Why You Need to Focus on More Than Speed to Get Results

If you’re feeling burnt out by your team’s lack of progress, you’re not alone. We know from our own experience how frustrating it can be to feel stuck in one of two worlds:

  • Struggling to gain speed with slow decision making or productivity
  • Trying to stay focused when everything is a priority

Whether you experience one or both of these issues, they can block you and your team from high performance.

While identifying the source of friction is important, it’s only half the battle. Knowing what to do about it and how to get started are key to accelerating high performance in your team.

From experience building and running teams at LinkedIn, Degreed, and Sprintwell, I’ve made plenty of mistakes on my road to finding patterns that work. To help you understand the best way to get comprehensive results, I’ll cover:

  • The negative practices that hold teams back from success
  • What you need to focus on instead to get results
  • What steps you can take to make meaningful progress
  • How to get started now

What’s Blocking You from High Performance?

The challenges listed above are frustrating, but they are not the real problems. Slow decision making, burnout, and competing priorities are the symptoms. What really blocks teams from high performance is either:

  • Lack of alignment
  • Lack of speed

Lack of alignment comes from people issues (this is the most common), an incoherent strategy, or a strategy that has not been committed to and written down. Usually, this becomes evident when team members do not know what to align on or someone goes against the grain.

Lack of speed comes from poor habits and systems, lack of skills, lack of empowerment, and lack of motivation or engagement.

But when teams get this right (alignment + speed), their progress is fast, meaningful, and focused.

We call this team velocity, and it’s essential to high performance.

Side note: Team velocity is different than velocity in scrum. Velocity in scrum is a measure of the amount of work a team is capable of completing. It’s usually measured in story points.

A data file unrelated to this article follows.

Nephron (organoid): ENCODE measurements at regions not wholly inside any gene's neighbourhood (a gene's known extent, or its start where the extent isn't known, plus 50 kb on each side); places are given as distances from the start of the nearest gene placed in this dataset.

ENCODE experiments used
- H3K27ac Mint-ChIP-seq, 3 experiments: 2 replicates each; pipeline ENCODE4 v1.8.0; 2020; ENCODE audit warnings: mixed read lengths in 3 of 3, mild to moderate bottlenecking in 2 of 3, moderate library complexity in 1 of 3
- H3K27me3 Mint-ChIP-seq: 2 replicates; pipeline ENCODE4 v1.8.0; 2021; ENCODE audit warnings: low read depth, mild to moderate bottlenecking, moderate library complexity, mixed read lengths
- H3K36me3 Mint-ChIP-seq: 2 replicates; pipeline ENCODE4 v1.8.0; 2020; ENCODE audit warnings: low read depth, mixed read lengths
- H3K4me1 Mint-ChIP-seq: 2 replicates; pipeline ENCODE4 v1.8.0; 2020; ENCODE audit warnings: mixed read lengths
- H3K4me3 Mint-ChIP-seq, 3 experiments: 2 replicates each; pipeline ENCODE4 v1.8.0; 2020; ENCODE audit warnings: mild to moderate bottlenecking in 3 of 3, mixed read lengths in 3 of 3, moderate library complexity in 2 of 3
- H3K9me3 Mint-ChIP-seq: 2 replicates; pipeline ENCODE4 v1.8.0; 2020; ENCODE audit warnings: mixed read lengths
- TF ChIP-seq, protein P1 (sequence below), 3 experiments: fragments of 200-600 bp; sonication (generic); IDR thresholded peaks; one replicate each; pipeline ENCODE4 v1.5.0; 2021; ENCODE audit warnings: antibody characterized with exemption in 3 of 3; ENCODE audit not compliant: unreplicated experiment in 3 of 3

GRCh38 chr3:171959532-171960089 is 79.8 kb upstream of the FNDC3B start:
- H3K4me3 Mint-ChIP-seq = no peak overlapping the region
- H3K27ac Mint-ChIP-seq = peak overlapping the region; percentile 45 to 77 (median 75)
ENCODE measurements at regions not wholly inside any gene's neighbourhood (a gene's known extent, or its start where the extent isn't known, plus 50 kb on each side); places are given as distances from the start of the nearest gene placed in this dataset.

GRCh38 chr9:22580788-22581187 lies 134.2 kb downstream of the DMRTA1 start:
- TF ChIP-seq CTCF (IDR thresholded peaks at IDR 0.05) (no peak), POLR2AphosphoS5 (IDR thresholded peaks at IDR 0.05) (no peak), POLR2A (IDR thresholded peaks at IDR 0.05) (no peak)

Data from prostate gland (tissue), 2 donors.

Velocity in scrum can be helpful in providing a visual for teams as they think about how much work to commit to and if they are improving throughput as a team. But this can also be destructive as it’s easy to manipulate points and focus on output over outcome.

This highlights two ways we see teams fail to achieve velocity—focusing on speed and outputs as the only indicators of progress.

Why Team Velocity is More Important than Speed

Business team velocity is about the real progress your team makes.

Velocity = Speed + Focused Direction

Shout out to Shane Parrish for the idea of this way to visualize speed vs velocity

It’s about delivering value and impact, not just output.

When a team’s performance is measured by speed or outputs (or both), they rarely get the end result they want. This is because neither one delivers value by itself. You can go fast around a track but make zero progress. You can ship plenty of features for your product, but not deliver anything of value.

Yet teams need to have speed and focused direction.

A team making a high impact on the business has high velocity. A team not making any progress (or worse, creating additional rework for other teams) is operating with low velocity.

And while struggling to move quickly is certainly a serious issue for many teams, we’ve found that lacking focused direction is where most teams struggle when it comes to high performance.

Do you know your team’s velocity? Take our free quiz →

Aligning your team on a focused direction

As Shane Parrish articulates so well about individuals, direction has a lot to do with what you say ‘no’ to. A good strategy is as much about what a team won’t do as what they will do.

Always saying ‘yes’ is the path to mediocrity. 

“People think focus means saying yes to the thing you’ve got to focus on. But that’s not what it means at all. It means saying no to the hundred other good ideas that there are. You have to pick carefully. I’m actually as proud of the things we haven’t done as the things I have done. Innovation is saying ‘no’ to 1,000 things.”

Steve Jobs

This is what makes alignment on your strategy so powerful (and necessary).

It gives you the clarity you need to make decisions quickly and cut through the noise of tasks and projects competing for your attention.

Yet even once you’ve crafted a focused strategy, it’s easy to assume your whole team is aligned when they aren’t. And even after you have gotten initial alignment, you have to work really hard to stay aligned.

When I worked at LinkedIn, the CEO (Jeff Weiner) had a practice that worked magic for keeping teams aligned.

Every two weeks we had a company all-hands meeting. I usually attended in-person, but everyone around the world could join by video. Without fail, he would cover the same points each week:

  • People
  • Product
  • Monetization

He was religiously consistent about touching on these priorities, usually sharing the same metrics week over week. Because I was involved in upskilling leaders on the people development team, I heard Jeff train dozens of times about management lessons he’d learned.